If you are confused by the sudden change of heart among the UIR faction, it looks to be bare knuckle politics. The email account being used by the Pacifica Restructuring Project was the same Constant Contact email account used to send the promotional “party” emails for the entire UIR slate in the last KPFA board election.

The LA Progressive printed this article earlier this week with the simple theme of “you don’t fix the roof by burning the house down”. In case we forget, it quotes a February 24, 1999 letter from a trio of progressive luminaries; Howard Zinn, Noam Chomsky and Ed Herman.

 Apparent trends toward increased centralization of power and decision-making are bringing Pacifica closer to a corporate model. We urge the board to make a firm commitment to democratic forms of governance and participation.

The Pacifica community made that firm commitment, after many years of struggle. Now, like the former members of several NPR stations like San Francisco’s KQED, we are being asked to voluntarily surrender it. 

Interestingly, at the time, KQED’s management had this to say:

A couple of years ago, the station was pursuing a deal to purchase another public media outlet, he said. If the station was forced to put all such business decisions to a vote in the current media atmosphere, “nobody would do that deal with you.”

Media activists said: (way back in 2006)

Jeff Perlstein, executive director of the watchdog group Media Alliance said, “it’s pretty shocking that in the Bay Area that our public television station is using this merger as a Trojan horse to disenfranchise its members.

“It strips what little meaning that ‘public’ has in ‘public broadcasting,” Perlstein said. “Especially in this era when there’s so much polarization in the media and so much bias, it’s important to have some measure of accountability.”

Finally we wanted to share with you this little ditty from long-time Pacifica tech and former KPFT GM Otis Maclay. Maclay was very familiar with that last self-appointed board thing – and he isn’t looking for a repeat. 

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Tracy Rosenberg, who moderates the Pacifica In Exile blog, also posted this email responding to an absurd complaint from a KPFA supporter of the Bylaws change portraying KPFA as the victim of attacks by the rest of Pacifica, a very peculiar form of gaslighting in reverse, because it is the pro-revision forces at KPFA who have repeatedly proposed a fratricidal break up of Pacifica.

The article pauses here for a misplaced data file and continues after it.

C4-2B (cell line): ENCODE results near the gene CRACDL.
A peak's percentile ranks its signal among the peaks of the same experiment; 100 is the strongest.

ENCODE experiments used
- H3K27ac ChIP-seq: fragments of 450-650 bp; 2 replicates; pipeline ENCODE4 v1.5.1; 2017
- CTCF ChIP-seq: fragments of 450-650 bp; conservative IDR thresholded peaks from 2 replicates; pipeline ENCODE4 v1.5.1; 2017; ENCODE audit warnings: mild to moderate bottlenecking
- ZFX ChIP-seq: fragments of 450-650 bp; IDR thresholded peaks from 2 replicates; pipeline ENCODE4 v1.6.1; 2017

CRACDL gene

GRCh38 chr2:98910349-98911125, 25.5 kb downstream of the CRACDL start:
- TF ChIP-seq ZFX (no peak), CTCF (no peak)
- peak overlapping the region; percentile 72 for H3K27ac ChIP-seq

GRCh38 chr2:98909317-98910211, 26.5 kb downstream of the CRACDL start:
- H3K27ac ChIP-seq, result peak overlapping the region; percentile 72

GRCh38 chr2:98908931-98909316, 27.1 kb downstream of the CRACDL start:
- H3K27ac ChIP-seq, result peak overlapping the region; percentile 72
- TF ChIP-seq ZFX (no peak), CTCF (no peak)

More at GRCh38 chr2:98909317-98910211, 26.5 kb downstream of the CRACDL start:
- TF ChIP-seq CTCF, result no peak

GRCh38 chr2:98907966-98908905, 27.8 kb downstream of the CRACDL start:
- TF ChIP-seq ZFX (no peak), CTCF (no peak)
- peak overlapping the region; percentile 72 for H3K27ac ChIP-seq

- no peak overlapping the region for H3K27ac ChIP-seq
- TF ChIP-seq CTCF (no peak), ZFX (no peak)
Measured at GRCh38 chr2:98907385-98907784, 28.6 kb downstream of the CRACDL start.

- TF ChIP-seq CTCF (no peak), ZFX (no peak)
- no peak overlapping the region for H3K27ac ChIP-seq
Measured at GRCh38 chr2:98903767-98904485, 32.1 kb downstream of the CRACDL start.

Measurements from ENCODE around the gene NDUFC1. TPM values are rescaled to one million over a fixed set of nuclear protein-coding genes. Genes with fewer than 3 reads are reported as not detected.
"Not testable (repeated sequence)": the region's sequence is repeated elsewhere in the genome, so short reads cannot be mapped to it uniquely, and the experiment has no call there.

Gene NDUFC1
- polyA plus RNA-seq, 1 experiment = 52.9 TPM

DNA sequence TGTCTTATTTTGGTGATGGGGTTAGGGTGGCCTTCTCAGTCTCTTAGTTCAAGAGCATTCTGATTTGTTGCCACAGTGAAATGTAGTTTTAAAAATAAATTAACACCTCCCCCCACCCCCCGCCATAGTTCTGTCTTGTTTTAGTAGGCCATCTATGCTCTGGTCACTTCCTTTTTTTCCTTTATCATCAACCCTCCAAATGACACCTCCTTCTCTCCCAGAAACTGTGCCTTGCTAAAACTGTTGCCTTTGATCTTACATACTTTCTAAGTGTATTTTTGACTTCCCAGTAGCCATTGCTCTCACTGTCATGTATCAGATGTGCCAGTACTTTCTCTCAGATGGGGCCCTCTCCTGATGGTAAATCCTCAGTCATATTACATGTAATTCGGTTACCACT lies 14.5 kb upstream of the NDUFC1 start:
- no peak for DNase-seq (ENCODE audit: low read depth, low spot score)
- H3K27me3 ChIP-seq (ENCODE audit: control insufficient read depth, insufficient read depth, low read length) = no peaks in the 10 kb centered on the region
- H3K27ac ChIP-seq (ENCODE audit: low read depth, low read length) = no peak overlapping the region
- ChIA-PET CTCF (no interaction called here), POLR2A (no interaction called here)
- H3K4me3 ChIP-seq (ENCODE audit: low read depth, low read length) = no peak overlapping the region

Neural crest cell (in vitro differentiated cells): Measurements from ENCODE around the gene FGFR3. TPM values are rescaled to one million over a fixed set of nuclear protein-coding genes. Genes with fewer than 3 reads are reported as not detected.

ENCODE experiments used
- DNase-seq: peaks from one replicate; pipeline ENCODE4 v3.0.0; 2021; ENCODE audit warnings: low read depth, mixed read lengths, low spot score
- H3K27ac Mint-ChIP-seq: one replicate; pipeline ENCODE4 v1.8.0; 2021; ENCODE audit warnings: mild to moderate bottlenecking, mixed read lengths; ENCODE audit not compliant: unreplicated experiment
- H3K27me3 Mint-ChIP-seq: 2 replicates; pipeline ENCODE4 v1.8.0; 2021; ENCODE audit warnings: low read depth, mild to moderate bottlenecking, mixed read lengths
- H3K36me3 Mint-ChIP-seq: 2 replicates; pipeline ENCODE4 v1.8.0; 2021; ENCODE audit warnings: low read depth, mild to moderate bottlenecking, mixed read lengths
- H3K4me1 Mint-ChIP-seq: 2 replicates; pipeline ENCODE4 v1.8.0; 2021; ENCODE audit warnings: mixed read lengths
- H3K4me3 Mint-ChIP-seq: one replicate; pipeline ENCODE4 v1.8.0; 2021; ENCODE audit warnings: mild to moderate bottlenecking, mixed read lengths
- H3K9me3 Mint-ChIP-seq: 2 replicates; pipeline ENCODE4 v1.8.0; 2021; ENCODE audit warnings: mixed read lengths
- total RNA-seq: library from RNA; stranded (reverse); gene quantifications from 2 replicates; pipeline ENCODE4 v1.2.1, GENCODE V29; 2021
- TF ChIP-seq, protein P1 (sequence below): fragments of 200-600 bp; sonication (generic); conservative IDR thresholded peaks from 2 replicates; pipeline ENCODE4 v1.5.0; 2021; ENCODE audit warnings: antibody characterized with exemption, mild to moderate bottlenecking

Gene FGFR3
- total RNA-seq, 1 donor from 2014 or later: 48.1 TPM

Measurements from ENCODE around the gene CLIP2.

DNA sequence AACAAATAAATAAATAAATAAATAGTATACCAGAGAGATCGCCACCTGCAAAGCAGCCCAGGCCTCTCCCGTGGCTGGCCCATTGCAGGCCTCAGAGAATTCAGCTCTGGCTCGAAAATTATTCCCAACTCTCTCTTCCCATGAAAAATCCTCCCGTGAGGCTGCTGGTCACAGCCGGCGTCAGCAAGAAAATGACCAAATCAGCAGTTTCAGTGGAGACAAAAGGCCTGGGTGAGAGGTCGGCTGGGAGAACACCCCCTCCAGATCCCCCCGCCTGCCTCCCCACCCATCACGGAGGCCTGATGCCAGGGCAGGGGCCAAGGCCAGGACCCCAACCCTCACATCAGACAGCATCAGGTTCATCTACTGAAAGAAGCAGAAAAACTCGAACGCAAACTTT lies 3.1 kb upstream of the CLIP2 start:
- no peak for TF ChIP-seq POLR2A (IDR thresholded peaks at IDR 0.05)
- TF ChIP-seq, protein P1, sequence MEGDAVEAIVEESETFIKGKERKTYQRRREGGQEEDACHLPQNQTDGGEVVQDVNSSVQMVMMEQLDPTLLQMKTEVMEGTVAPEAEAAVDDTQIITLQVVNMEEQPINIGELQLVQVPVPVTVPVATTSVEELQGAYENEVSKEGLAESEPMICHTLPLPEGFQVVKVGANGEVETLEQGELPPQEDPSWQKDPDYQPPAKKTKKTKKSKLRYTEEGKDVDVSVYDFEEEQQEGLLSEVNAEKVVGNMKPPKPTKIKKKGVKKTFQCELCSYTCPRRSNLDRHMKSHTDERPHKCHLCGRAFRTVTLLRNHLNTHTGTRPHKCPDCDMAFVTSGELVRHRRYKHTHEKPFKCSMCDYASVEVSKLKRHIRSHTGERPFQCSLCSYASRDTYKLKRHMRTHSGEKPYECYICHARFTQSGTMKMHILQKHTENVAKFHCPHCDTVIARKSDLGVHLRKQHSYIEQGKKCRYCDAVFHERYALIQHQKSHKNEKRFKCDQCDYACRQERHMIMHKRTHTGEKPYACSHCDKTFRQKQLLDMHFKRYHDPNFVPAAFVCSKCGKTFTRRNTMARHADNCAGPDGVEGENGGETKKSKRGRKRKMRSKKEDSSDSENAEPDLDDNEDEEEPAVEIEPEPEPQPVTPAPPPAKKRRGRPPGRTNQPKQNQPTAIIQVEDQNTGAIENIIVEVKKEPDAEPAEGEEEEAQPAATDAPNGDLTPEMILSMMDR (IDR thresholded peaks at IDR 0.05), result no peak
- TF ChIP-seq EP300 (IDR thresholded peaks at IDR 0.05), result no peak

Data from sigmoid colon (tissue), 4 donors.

• On Mar 1, 2020Sunday, at 12:55 AM, Carol G Wolfley <> wrote:
    First they took one of our buildings
  • We’re referring to the building that was kept vacant for two decades after the last paying tenants decamped, deteriorated into a rodent-infested mess used as a a million dollar storage closest, and had a property tax default of seven years? I remember Carol’s frustration when she followed in Max Blanchet’s footsteps and attempted, way too late, to do something sensible with the property.  Max had already tried, years ago, and could never get over the absolute neglect and carelessness. Had it not been sold last year, 1921-1925 MLK would also be up for auction this year for unpaid property taxes.
  • Then they used our station as collateral on their loan
  • 33% of your studio building, not your station. The station license is “the station”. The building is ….a building. There was a station before the building. For decades. It is a good idea not to let the us and them show quite so obviously. Believe it or not, other station-owned properties were also mortgaged at the 1/3 rate, not just KPFA, and a mortgage is better than a sale via bankruptcy court which was a distinct possibility. 
  • Then they wanted  us to tone down political programming, sell beauty and vitamin products and reduce staff.